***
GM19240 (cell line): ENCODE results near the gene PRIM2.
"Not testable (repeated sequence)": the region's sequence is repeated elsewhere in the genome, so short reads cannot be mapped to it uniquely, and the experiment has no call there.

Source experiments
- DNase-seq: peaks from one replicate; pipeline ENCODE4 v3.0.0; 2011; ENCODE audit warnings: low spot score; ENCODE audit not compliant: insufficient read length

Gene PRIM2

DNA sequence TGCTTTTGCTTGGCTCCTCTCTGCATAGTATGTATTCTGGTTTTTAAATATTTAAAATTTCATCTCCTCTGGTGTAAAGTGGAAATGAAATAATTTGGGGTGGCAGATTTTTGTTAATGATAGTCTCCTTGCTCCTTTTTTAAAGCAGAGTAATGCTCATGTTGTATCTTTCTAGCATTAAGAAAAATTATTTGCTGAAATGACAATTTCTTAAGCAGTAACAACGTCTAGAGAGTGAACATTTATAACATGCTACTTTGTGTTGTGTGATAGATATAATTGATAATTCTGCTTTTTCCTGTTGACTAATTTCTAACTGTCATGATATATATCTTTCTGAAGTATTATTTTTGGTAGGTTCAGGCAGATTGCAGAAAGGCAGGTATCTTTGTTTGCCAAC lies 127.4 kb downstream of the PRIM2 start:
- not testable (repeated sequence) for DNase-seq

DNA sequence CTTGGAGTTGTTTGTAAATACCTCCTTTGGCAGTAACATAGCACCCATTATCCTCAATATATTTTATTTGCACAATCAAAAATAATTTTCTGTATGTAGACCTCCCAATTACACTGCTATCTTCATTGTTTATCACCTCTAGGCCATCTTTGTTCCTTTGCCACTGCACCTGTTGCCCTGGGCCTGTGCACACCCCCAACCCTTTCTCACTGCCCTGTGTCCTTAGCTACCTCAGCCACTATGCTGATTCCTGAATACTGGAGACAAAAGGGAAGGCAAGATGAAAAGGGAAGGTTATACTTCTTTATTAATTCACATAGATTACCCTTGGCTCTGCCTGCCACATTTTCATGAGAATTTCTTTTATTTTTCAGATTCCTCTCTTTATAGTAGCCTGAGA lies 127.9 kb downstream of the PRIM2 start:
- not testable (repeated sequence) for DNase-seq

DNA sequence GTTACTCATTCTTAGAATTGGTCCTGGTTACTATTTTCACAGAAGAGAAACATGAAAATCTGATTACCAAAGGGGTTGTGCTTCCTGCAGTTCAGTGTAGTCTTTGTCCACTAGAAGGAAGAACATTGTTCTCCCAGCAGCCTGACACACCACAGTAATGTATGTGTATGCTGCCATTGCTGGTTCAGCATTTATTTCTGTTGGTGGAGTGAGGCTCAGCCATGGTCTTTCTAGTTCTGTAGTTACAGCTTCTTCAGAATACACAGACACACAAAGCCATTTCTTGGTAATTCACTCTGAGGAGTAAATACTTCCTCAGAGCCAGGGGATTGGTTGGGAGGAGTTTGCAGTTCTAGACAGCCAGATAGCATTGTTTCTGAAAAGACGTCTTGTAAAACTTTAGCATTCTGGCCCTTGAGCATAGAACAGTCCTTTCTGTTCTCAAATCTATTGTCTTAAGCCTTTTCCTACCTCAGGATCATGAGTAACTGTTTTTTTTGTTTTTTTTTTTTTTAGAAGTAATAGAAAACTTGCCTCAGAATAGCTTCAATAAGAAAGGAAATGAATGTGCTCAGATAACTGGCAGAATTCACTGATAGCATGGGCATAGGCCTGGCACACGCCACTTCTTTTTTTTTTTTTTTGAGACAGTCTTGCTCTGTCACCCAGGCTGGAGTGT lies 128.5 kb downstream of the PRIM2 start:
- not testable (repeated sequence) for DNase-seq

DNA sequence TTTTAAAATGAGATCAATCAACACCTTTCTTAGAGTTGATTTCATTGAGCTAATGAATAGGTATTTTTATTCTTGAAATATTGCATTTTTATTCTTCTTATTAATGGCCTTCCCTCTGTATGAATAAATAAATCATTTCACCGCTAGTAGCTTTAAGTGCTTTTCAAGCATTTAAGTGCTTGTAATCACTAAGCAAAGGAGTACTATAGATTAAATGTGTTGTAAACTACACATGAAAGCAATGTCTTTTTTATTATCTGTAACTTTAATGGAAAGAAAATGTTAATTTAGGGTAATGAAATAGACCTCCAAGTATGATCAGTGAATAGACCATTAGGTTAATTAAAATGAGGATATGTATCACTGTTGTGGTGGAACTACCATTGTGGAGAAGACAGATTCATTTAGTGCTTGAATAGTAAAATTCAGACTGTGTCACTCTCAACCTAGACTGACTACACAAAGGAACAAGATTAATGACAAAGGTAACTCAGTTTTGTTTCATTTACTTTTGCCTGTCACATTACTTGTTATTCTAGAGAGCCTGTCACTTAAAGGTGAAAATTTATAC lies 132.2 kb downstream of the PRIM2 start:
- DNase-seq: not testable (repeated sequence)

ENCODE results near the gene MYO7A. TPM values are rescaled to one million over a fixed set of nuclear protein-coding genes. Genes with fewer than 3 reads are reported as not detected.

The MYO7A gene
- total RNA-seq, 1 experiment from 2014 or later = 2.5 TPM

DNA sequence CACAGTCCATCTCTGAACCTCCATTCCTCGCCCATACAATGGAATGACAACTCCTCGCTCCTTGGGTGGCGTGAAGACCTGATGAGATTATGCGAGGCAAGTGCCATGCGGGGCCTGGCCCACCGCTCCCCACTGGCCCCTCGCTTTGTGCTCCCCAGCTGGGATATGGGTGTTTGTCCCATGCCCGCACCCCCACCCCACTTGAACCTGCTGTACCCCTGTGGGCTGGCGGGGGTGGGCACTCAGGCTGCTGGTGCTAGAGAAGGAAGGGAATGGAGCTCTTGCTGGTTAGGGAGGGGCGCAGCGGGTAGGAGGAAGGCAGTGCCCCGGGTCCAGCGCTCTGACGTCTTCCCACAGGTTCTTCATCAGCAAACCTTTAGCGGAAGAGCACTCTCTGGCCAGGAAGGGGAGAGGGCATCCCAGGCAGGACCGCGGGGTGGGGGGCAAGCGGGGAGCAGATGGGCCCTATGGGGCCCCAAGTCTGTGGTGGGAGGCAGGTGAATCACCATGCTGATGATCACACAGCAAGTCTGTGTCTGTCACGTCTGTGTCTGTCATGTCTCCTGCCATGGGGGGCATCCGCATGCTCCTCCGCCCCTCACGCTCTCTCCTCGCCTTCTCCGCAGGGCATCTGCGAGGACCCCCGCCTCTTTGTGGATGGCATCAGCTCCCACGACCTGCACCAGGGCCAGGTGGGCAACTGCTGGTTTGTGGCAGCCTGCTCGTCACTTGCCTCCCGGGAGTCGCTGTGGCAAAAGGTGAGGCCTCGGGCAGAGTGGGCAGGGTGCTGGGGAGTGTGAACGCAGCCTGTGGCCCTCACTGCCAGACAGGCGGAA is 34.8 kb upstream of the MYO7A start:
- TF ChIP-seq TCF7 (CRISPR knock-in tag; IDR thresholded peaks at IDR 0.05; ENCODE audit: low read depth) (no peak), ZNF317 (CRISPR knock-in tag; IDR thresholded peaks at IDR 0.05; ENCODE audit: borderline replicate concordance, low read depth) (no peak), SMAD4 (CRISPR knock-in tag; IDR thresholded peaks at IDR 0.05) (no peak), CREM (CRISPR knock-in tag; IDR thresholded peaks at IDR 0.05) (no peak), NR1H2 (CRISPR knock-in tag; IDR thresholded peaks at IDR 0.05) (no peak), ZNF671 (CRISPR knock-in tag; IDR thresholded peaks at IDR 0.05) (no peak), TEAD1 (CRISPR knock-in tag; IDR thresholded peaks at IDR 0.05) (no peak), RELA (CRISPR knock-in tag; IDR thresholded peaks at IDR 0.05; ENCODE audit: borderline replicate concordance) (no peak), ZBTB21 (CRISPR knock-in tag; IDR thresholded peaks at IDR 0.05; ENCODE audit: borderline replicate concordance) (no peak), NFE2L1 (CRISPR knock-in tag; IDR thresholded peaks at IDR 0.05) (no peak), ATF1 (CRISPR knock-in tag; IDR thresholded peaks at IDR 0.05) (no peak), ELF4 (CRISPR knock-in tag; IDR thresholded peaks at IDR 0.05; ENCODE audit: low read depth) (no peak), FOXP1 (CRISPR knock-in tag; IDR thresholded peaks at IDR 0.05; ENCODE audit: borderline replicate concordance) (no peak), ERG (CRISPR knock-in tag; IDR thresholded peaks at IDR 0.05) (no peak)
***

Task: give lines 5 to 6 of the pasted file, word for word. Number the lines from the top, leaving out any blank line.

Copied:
Gene PRIM2

DNA sequence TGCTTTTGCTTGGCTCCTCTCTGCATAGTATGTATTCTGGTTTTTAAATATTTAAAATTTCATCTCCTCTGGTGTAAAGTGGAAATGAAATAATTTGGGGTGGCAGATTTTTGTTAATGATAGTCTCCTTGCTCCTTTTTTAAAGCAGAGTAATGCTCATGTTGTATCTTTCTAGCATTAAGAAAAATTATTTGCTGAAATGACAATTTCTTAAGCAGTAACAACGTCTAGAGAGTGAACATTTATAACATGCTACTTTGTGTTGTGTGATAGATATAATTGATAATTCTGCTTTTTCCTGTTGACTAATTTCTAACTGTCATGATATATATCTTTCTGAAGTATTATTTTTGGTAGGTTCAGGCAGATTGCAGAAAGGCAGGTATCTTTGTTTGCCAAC lies 127.4 kb downstream of the PRIM2 start: